GRAND RAPIDS (WZZM) - America's 49 million uninsured, and the hospitals that treat them, will be paying especially close attention to the court's decision on the individual mandate.
The vote is expected to come down Thursday morning. The mandate would require that the majority of uninsured Americans get coverage.
Right now, local hospitals treat thousands of these folks a year and eat the costs. After all, the emergency room often becomes an option of last resort for those who don't have insurance to go to a doctor regularly. At Metro Health Hospital, the number of uninsured patients is up for each of the past three years.
The hospital system is seeing more uninsured people ages 18 to 64 years old. However, the number of kids 0 to 17 without coverage has stayed the same over the past three years, and fewer seniors 65 and older are coming in uninsured.
In 2010, Metro Health served 16,875 patients without insurance.
In 2011, that increased by more than 11 percent, to 18,781 people. While the 2012 fiscal year is not yet finished, the hospital estimates it will serve 19,754 uninsured patients. That would be a five percent increase from 2011.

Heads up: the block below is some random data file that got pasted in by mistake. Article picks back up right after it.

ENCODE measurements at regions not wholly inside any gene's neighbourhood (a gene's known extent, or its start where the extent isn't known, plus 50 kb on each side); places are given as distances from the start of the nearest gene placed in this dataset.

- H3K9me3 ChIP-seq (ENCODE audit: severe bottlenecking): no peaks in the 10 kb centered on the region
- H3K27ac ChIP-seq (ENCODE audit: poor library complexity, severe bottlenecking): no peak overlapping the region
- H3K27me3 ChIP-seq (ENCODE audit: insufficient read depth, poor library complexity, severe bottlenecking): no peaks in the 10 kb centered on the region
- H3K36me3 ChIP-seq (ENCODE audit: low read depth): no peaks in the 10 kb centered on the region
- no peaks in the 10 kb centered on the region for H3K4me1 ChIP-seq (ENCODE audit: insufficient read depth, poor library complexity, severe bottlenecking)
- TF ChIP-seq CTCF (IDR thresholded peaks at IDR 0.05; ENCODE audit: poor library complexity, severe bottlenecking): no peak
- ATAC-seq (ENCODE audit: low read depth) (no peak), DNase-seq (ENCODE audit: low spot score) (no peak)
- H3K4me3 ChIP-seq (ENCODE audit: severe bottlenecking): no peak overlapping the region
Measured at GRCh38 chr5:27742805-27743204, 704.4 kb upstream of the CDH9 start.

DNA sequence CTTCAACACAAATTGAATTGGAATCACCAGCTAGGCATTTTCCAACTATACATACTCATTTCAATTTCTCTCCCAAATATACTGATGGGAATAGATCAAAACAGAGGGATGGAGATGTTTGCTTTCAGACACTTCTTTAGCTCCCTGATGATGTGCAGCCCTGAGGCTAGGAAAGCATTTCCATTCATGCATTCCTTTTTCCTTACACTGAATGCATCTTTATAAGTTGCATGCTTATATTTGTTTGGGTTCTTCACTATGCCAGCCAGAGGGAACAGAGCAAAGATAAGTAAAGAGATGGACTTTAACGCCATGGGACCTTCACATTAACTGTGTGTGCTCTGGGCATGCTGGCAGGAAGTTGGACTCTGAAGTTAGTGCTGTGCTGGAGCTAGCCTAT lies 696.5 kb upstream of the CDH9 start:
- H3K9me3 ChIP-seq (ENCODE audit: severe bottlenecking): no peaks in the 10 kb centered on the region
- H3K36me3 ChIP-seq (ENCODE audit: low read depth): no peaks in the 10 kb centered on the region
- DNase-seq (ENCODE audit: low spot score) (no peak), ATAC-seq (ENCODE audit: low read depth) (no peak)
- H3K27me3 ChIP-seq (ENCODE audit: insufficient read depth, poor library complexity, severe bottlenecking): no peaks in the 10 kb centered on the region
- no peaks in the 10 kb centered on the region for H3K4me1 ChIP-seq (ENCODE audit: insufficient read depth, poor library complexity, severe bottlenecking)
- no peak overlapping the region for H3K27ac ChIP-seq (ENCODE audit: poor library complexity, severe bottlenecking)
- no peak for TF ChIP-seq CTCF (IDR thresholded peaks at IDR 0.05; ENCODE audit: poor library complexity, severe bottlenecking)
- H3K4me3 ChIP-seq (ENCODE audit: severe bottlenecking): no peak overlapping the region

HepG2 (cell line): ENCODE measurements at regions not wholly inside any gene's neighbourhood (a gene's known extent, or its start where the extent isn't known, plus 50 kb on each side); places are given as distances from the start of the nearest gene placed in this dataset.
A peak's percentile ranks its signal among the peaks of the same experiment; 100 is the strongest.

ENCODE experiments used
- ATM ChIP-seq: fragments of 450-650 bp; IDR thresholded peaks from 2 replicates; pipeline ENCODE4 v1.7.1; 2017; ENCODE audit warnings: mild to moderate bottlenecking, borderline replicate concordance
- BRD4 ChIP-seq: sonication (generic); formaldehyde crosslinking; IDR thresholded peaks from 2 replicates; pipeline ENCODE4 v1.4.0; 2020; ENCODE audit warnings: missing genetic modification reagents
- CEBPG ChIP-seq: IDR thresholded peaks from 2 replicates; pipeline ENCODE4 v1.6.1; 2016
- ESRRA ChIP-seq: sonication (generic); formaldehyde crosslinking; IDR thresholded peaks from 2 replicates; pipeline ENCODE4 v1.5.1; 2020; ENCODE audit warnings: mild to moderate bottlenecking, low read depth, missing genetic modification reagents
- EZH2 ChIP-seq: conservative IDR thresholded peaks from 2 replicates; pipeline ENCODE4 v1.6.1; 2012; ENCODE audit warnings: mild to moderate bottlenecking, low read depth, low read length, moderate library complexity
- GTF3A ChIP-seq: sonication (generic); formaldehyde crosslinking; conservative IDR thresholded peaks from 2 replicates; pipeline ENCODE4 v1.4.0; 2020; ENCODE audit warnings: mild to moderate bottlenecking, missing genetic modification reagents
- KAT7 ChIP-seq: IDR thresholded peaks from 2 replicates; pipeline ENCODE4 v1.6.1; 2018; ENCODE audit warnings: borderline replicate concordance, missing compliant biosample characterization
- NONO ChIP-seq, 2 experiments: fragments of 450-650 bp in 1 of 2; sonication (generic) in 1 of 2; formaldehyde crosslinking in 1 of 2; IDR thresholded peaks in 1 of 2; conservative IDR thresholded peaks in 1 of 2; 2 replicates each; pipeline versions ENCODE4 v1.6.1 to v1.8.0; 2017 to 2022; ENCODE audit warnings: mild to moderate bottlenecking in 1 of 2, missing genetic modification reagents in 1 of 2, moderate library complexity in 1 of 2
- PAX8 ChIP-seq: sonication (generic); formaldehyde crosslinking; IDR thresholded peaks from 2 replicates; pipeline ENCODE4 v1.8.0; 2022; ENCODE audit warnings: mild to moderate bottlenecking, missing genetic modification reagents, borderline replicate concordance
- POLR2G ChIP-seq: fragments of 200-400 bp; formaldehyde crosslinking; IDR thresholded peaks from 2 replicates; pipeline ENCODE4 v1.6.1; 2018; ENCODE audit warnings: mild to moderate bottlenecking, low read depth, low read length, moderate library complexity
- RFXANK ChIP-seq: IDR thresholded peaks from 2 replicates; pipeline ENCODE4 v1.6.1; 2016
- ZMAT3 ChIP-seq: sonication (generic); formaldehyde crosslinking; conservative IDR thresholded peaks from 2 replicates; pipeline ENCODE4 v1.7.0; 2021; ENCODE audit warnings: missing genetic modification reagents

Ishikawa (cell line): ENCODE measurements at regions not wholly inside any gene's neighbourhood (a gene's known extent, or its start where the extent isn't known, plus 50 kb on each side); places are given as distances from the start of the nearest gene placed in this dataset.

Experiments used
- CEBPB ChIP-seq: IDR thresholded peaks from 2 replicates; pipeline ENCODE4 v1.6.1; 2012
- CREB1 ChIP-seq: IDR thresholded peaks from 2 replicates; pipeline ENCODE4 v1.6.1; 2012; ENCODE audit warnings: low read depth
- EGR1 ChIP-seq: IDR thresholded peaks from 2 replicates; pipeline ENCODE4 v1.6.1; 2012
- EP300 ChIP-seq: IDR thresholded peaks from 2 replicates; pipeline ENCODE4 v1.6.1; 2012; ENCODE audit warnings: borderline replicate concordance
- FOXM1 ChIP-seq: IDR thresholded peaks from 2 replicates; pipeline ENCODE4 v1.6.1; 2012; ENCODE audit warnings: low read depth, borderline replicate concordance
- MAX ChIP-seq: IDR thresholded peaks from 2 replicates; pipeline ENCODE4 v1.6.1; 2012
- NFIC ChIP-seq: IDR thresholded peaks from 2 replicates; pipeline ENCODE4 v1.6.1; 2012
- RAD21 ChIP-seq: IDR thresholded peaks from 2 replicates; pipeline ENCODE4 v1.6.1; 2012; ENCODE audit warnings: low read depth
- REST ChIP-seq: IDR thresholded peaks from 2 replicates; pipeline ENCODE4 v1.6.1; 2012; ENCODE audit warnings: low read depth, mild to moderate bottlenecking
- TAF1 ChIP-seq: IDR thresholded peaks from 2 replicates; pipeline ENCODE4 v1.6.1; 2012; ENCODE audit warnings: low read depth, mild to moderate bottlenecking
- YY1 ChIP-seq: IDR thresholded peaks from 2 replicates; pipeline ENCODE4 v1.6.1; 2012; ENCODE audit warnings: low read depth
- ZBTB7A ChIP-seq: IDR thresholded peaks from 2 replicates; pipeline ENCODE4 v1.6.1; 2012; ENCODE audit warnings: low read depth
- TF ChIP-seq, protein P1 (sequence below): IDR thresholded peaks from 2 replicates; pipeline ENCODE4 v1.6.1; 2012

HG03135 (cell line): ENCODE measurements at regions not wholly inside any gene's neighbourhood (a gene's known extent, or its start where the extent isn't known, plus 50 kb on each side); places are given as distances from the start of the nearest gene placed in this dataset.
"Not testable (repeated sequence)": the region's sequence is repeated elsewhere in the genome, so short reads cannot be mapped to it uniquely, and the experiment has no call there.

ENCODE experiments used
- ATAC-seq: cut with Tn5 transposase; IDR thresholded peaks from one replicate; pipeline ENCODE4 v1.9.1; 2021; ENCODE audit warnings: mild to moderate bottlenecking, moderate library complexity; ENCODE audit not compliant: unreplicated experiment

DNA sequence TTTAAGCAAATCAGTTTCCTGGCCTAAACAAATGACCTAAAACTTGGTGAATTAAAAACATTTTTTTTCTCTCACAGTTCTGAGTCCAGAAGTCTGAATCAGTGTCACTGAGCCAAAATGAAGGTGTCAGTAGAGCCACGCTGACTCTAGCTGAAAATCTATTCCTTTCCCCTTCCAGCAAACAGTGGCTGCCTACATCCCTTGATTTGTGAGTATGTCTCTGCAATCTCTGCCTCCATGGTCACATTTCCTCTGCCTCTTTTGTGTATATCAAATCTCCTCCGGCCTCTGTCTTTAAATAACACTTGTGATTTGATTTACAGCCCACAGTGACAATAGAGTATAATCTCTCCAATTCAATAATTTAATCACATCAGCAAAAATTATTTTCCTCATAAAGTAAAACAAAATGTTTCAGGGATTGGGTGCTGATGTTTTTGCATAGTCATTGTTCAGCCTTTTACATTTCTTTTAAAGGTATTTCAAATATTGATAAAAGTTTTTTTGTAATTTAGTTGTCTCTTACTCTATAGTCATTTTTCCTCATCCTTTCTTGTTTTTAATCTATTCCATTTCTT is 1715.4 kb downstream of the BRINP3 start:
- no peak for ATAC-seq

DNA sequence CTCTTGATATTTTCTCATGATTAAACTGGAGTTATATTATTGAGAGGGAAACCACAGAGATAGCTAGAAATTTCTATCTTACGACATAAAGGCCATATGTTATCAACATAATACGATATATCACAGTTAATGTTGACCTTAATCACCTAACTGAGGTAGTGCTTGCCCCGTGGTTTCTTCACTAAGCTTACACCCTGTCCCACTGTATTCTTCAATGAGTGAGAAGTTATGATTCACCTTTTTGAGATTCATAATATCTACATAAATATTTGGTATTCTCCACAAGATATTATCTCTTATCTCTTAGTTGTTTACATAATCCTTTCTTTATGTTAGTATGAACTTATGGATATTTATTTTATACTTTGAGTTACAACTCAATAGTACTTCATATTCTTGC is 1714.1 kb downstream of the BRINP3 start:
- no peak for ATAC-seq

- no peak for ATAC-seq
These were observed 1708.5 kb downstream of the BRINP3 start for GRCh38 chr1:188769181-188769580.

The fastest growing uninsured population Metro Health is serving is the 56 to 64 age group. Cases jumped 35 percent last year. The 27 to 55 age group has the largest number of people without coverage; 11,018 walked through the doors last year, a nearly 13 percent increase.
Metro Health Hospital spokeswoman Ellen Bristol attributes the increases to the economy. Most who lost their jobs qualified for COBRA and could stay on the insurance plan for 18 months. But now, more and more people are coming off the COBRA benefits and not getting other insurance, and hospitals are feeling the impact.
Bristol says the hospital has seen an increase in bad debt and charity care, and says the hospital is working more efficiently to keep costs down.
Spectrum Health did not have their information readily available.